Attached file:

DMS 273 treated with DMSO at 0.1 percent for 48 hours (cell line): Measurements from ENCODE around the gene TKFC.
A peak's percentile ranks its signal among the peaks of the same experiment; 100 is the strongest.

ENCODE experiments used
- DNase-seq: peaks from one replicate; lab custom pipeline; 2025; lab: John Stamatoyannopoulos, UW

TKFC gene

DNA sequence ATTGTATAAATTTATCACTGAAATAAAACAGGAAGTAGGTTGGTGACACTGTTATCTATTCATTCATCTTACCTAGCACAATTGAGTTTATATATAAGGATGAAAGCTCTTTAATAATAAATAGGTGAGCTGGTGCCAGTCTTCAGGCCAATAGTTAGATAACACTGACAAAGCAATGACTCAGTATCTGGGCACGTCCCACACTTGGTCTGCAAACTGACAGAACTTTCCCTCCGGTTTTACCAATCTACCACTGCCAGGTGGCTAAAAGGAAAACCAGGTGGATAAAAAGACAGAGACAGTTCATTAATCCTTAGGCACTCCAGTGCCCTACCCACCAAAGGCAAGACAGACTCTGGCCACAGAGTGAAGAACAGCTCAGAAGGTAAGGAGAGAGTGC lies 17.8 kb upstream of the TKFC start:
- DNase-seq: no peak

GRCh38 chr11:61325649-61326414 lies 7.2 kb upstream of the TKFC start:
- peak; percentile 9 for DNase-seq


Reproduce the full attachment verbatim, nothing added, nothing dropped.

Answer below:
DMS 273 treated with DMSO at 0.1 percent for 48 hours (cell line): Measurements from ENCODE around the gene TKFC.
A peak's percentile ranks its signal among the peaks of the same experiment; 100 is the strongest.

ENCODE experiments used
- DNase-seq: peaks from one replicate; lab custom pipeline; 2025; lab: John Stamatoyannopoulos, UW

TKFC gene

DNA sequence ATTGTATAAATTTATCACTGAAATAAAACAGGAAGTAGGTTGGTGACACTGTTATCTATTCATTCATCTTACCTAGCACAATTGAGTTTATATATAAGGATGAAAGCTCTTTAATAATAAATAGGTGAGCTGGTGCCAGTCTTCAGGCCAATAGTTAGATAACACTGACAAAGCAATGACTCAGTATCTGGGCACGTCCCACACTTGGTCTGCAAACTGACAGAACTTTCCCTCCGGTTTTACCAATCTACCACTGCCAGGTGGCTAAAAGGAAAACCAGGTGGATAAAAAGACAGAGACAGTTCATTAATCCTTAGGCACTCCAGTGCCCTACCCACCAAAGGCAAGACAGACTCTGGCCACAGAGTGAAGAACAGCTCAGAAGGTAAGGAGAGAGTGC lies 17.8 kb upstream of the TKFC start:
- DNase-seq: no peak

GRCh38 chr11:61325649-61326414 lies 7.2 kb upstream of the TKFC start:
- peak; percentile 9 for DNase-seq